Results

A new state-of-the-art, $130 million wastewater plant will be opened in Oregon City in early 2011, successfully financed through long-term bonds supported by hefty rate increases for District customers. Once-hostile citizen activists are satisfied the County Commission listens to their opinions and it has made the best decisions possible. A regional advisory committee is looking to the future and the County Board has demonstrated its ability to provide strong and decisive leadership. 

Coalition of County Children and Families Commissions Funding County Services for Families

Overview

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The Coalition is an unusual entity -- a group of 36 very disparate county programs with a united goal: To fund local commissions adequately in each of the counties despite all of their differences. Before the 2007 legislative session, the Coalition turned to CFM to represent it in Salem. The result? In 2007, CFM worked with Coalition members to convince legislators to provide additional money for Coalition programs, especially "basic capacity and local flexible funds" that local staff use to mobilize volunteers, leverage local and federal money and serve children and their families.

Challenge

The recession in Oregon, with its resulting loss of state revenue, has made it difficult to fund important state programs -- K-12 education, higher education, public safety, general social services -- and specific services provided by the Children and Family Services enterprise. In this context, all-important state programs would have to compete against all other state programs, especially because, with only a few exceptions, taxes were not increased.

Approach

CFM capitalized on its existing relationship with legislators on the Joint Ways and Means Committee, as well as asked local Coalition members to contact their local legislators directly as constituents. In two cases, the good news was that local Coalition members had relationships with key members of the Ways and Means Committee, including the co-chairs of the full committee and the chairs of the Human Services Subcommittee. In a series of private meetings and public contacts, CFM emphasized the importance of the Children and Families system, the commitment to prevention as a hallmark of services and return on investment generated by state dollars.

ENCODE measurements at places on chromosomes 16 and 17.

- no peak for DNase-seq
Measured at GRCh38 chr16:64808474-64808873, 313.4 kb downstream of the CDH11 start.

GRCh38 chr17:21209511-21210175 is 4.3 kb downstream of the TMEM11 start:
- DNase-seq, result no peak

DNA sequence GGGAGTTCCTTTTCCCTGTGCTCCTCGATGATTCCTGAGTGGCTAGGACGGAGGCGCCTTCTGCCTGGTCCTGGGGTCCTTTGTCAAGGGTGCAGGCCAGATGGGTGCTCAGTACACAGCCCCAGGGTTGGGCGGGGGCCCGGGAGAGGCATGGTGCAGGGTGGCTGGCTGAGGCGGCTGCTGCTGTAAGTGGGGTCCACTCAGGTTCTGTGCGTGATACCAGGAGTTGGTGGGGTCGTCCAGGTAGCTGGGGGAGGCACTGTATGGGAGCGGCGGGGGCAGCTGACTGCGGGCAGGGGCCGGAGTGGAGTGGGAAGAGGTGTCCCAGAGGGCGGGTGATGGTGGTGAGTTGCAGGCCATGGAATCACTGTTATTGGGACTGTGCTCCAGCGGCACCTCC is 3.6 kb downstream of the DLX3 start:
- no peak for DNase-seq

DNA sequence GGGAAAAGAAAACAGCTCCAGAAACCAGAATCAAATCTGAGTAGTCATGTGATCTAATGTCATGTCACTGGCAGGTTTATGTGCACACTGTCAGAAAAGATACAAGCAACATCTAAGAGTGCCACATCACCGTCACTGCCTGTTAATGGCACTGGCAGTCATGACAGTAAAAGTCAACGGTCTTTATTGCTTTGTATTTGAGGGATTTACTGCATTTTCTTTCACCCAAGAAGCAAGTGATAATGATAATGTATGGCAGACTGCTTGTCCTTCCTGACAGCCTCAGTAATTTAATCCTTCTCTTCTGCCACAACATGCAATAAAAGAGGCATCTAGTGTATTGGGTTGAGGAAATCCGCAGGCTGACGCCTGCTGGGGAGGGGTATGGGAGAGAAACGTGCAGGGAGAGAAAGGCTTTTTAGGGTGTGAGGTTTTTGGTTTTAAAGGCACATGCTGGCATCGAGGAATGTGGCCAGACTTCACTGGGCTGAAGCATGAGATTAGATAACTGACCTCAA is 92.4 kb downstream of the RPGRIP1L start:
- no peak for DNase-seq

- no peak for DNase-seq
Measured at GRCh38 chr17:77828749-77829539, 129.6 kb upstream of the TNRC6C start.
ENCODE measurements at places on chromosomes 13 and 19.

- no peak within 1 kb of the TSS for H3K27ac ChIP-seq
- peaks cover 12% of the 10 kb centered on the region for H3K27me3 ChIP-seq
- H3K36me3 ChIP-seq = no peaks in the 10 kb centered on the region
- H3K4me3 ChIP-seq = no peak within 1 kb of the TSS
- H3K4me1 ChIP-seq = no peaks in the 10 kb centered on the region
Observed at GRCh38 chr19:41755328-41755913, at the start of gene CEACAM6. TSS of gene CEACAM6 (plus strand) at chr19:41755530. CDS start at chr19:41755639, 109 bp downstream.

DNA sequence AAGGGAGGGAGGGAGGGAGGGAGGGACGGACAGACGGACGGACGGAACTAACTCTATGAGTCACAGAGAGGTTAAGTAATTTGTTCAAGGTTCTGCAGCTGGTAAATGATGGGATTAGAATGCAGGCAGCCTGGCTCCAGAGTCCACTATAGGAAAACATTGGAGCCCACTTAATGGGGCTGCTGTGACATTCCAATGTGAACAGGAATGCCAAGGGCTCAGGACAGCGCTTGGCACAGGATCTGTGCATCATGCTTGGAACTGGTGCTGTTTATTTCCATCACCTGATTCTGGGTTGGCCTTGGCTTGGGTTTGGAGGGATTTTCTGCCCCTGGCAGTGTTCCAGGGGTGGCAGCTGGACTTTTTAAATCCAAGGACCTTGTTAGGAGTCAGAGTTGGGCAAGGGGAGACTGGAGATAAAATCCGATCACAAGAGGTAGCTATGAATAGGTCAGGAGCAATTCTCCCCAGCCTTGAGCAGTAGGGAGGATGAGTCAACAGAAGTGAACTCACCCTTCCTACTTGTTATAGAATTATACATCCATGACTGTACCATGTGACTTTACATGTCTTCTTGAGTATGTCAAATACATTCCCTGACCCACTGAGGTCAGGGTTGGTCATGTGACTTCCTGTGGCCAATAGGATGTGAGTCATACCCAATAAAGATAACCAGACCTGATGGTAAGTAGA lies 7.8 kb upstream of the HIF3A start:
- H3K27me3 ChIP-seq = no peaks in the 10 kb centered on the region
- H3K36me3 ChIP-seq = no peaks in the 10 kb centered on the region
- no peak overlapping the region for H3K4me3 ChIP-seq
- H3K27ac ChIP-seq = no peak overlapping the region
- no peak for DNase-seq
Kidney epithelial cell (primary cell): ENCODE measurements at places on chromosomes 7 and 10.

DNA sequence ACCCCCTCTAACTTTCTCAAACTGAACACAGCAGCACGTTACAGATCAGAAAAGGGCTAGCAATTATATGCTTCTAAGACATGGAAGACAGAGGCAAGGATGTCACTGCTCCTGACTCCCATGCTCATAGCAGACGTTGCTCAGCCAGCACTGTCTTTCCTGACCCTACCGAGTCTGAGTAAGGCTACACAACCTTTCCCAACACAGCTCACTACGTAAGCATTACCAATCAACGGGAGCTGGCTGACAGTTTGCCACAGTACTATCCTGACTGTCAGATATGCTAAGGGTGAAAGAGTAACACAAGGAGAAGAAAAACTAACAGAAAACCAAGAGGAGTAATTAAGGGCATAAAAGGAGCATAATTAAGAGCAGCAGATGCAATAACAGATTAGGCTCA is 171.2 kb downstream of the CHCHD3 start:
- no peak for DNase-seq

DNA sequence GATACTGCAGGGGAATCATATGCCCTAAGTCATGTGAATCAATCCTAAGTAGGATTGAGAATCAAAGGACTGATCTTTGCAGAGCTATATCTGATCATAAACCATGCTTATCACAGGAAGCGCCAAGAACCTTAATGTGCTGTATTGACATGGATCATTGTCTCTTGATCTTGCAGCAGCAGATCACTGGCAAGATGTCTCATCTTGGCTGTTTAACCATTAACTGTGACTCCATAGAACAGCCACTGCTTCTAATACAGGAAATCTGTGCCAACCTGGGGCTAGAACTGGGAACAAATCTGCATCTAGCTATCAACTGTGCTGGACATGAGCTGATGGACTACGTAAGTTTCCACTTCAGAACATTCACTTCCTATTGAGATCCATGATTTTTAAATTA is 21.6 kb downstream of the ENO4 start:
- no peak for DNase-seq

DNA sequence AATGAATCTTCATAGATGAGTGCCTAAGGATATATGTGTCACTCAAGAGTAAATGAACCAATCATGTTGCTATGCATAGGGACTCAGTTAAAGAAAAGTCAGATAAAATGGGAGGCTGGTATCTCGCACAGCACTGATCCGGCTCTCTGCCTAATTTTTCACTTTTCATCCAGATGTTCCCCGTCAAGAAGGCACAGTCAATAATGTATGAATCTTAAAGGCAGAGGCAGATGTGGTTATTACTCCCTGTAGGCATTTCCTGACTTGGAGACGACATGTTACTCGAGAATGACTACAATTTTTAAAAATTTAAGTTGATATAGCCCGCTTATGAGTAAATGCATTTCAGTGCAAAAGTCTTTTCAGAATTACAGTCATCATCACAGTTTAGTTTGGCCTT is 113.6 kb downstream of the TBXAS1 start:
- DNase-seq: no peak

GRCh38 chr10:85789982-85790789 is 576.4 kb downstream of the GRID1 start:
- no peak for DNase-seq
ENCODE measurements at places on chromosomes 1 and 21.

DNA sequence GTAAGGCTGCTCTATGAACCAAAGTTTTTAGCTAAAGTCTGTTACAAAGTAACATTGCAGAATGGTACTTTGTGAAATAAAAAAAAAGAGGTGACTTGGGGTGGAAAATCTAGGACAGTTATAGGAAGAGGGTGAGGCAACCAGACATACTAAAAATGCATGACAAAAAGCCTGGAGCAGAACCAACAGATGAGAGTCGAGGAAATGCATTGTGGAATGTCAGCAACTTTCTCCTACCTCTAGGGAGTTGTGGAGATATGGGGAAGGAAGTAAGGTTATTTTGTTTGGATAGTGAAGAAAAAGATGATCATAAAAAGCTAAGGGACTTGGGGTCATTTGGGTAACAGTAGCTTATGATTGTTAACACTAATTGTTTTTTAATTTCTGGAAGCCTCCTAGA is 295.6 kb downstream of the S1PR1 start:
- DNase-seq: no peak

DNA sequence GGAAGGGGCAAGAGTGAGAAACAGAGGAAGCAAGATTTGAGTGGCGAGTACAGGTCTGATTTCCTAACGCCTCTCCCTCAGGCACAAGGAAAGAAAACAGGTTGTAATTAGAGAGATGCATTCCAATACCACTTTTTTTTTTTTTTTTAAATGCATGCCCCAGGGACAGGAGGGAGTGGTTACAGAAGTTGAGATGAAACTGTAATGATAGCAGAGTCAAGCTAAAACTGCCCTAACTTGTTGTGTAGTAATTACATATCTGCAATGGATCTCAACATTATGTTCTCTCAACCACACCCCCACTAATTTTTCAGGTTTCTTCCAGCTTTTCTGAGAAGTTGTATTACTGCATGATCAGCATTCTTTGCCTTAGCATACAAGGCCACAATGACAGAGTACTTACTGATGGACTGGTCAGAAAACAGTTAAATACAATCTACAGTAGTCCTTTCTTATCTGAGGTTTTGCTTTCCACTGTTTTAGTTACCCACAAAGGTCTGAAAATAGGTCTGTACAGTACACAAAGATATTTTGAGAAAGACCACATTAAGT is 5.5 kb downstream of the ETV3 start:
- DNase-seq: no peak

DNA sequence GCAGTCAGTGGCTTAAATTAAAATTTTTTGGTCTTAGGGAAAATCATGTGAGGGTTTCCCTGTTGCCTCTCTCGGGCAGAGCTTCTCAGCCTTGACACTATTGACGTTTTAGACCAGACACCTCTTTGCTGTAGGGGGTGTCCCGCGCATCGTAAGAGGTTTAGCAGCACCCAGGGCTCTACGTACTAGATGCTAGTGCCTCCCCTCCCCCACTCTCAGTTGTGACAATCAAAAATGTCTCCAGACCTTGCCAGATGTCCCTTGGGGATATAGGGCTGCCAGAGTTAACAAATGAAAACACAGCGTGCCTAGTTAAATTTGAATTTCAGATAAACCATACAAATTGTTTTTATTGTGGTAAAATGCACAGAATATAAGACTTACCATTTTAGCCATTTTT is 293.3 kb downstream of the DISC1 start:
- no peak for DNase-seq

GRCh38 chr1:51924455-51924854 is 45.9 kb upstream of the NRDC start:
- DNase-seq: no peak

Result

CFM helped to increase awareness and support among legislators while, at the same time, increasing dollars in 2007 and holding the line against cuts in 2009. 

Revitalizing Downtown Vancouver, Washington

Overview

One of CFM’s most successful projects during the last few years, Vancouver’s Downtown Waterfront Redevelopment Project, epitomizes CFM’s way of doing business. We look under every rock, work every angle and clearly communicate with elected officials about the needs and benefits of worthy projects.

Challenge

The City of Vancouver was operating under tight timelines to secure millions for infrastructure improvements linked to a $1.3 billion downtown redevelopment project.

Approach

CFM helped the city target and apply for funds in five separate federal accounts, lobbied the congressional delegation and agency officials on behalf of the project, and coordinated a grassroots effort to mobilize support.

Result

In just two years, CFM helped Vancouver secure more than $7.6 million in federal earmarks, stimulus funds and other streams of federal funding to revitalize the downtown area and meet the project deadlines. 

Marion County, Oregon: Creating a Safe Environment for Kids

Overview

Marion County leaders needed to stem the plague of youth issues caused by drugs and parents who cycle through the criminal justice system, leaving hundreds of children without proper parental attention. CFM met this significant challenge by helping to create, brand and, ultimately, secure millions of dollars for Marion County’s “Kids First” initiative, a comprehensive network of local programs that serve children in high-risk families affected by methamphetamine addiction.